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Published: 2002/09/24
by Bill Stites

Angels Come On Time – The Slip

RykoDisc 10625

So The Slip are on Rykodisc now. That's pretty huge.

They look a little different through the tinted plastic. And it's not just
the green pallor on their faces.

Something about them is a little more inside. Gelled-up. On the cover,
they have vacant expressions, like they've been staring down a camera lens
way too long. They seem to have been carefully posed.

The packaging is pro, even beyond the translucent green exterior. The liner
notes are peppered with names and places from the Phish pantheon. (Recorded
at The Barn. Engineered by Pete Carini. Trey Anastasio "gets a gold
star.") I don't want to read too much into that or nothin', but suffice it
to say that they seem to have taken, if not necessarily a step forward, a
step toward… toward a different financial equation. Into the big

Listening to this disk, it's hard to believe I really once thought these
guys could be the next Medeski, Martin and Wood. Which is ironic, because
one of the new tracks, "Get Me With Fuji", comes closer to sounding like
that trio than this trio ever has before. But I guess there's no better way
to miss the depth than by mimicking the surface.

The Slip on this album have a lot more in common with the Dave Matthews
Band, the Flecktones and Graceland-era Paul Simon than they do with
That's not to say the qualities I originally admired about them are
necessarily gone. But they have been redirected. These guys are still
three of the most musically literate cats playing on the scene. Their
virtuosity is a constant presence. But now it's usually relegated to the

In a way, I admire that. They seem to have devoted themselves to writing
some catchy, happy songs – the kind you could actually play for your mom or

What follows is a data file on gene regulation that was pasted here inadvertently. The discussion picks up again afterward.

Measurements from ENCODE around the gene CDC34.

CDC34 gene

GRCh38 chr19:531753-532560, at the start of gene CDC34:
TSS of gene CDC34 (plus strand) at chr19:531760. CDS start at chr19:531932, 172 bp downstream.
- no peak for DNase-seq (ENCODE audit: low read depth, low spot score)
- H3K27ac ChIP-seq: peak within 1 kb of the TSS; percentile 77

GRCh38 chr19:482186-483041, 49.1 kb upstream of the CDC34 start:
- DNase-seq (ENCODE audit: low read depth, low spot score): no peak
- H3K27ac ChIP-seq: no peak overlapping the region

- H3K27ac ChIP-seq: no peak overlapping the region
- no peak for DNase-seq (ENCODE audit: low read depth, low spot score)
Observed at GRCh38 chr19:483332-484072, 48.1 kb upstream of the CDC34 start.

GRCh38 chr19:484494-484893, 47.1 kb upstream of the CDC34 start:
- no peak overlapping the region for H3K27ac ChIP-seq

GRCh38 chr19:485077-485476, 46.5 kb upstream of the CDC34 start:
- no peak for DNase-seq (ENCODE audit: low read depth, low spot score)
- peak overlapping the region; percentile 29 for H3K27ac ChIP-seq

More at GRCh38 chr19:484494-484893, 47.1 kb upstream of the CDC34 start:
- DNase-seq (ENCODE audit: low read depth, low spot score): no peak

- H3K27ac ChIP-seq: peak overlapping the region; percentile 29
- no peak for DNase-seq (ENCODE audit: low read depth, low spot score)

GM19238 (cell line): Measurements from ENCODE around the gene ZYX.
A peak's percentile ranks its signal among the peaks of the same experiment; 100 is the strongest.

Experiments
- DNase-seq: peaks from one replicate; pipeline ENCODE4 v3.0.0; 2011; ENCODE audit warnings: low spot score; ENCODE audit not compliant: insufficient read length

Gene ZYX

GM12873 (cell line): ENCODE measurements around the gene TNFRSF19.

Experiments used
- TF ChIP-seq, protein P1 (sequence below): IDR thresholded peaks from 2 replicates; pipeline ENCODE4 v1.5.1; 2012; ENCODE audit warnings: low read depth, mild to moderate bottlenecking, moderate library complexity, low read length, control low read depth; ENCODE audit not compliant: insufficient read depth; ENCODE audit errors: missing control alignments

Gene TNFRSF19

your little sister – and using their enormous talent to bring them to life.
And they're right about one thing: your chops should support your music.
They should not be the reason for its existence.

Once upon a time The Slip were the closest thing we had to a bebop jamband:
challenging, aggressive, fueled by real jazz, not just that which is merely
"jazzy". Three or four years later, they've chosen to hoe the same
folk/bluegrass/pop field that so many others have before. Admittedly – and
not surprisingly, given their copious talent – The Slip do it way better
almost anyone else. Your average band of West Coast crunchies probably lies
awake dreaming of writing a song as powerful and fully realized as
"Sometimes True to Nothing". But damn, am I the only one who liked The Slip
better when they spent most of their time writing charts instead of

And it's not just vocal versus instrumental. It's a matter of dynamics.
You can pretty much infer the general vibe of Angels Come On Time
from its
title alone. To describe it as "mellow" would not be sufficient. It
teeters on the edge of vanishing from existence altogether. And Brad Barr's
embarrassingly earnest pseudo-spiritual lyrics – "Thrice you have rescued me
from falling grace/Once when I was a beggar and you were the rain on my
face/Once when I was crippled and you carried me/And once when the blindness
of others taught me how to see" – come damn close to pushing it off.

The maddening part is, this is an exceptionally well-made album. The
production – handled by the band members themselves – is stellar, both in
concept and execution. I like what's going on at the edges of these mixes a
hell of a lot more than I do what's at the forefront. There are
cool details scurrying around your peripheral awareness, spicing up every
track. The whole thing has a great warm, inviting sound to it. It sucks
you in, then lulls you to sleep.

Though not necessarily in that order.

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